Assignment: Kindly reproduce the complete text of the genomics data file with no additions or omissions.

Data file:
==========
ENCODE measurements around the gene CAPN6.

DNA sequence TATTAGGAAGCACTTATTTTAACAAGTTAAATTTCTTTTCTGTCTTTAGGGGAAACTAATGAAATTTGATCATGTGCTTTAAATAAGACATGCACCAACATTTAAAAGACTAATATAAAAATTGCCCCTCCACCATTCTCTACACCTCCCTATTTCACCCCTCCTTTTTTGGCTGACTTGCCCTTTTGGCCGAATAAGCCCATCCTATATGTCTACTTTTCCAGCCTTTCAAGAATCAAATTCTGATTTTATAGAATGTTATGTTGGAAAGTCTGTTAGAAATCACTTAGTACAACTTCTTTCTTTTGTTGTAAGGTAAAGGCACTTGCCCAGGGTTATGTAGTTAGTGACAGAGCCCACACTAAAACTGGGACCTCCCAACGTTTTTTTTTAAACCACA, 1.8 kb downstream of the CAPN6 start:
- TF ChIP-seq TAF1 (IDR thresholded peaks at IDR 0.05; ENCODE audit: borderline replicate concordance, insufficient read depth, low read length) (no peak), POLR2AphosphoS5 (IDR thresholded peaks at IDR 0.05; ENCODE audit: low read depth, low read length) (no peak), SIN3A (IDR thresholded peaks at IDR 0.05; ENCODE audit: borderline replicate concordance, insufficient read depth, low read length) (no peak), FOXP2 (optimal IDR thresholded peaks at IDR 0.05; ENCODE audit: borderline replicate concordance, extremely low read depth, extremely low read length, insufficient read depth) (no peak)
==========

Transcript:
ENCODE measurements around the gene CAPN6.

DNA sequence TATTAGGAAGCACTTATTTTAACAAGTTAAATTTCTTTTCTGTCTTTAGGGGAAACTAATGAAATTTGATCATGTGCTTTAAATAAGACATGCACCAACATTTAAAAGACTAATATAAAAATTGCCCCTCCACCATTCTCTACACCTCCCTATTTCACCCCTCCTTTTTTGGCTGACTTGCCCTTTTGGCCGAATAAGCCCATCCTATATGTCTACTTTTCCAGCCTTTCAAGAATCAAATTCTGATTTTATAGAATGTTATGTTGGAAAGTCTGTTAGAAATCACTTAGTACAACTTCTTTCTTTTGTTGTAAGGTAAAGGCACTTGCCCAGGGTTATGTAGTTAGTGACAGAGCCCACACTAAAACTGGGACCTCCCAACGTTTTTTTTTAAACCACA, 1.8 kb downstream of the CAPN6 start:
- TF ChIP-seq TAF1 (IDR thresholded peaks at IDR 0.05; ENCODE audit: borderline replicate concordance, insufficient read depth, low read length) (no peak), POLR2AphosphoS5 (IDR thresholded peaks at IDR 0.05; ENCODE audit: low read depth, low read length) (no peak), SIN3A (IDR thresholded peaks at IDR 0.05; ENCODE audit: borderline replicate concordance, insufficient read depth, low read length) (no peak), FOXP2 (optimal IDR thresholded peaks at IDR 0.05; ENCODE audit: borderline replicate concordance, extremely low read depth, extremely low read length, insufficient read depth) (no peak)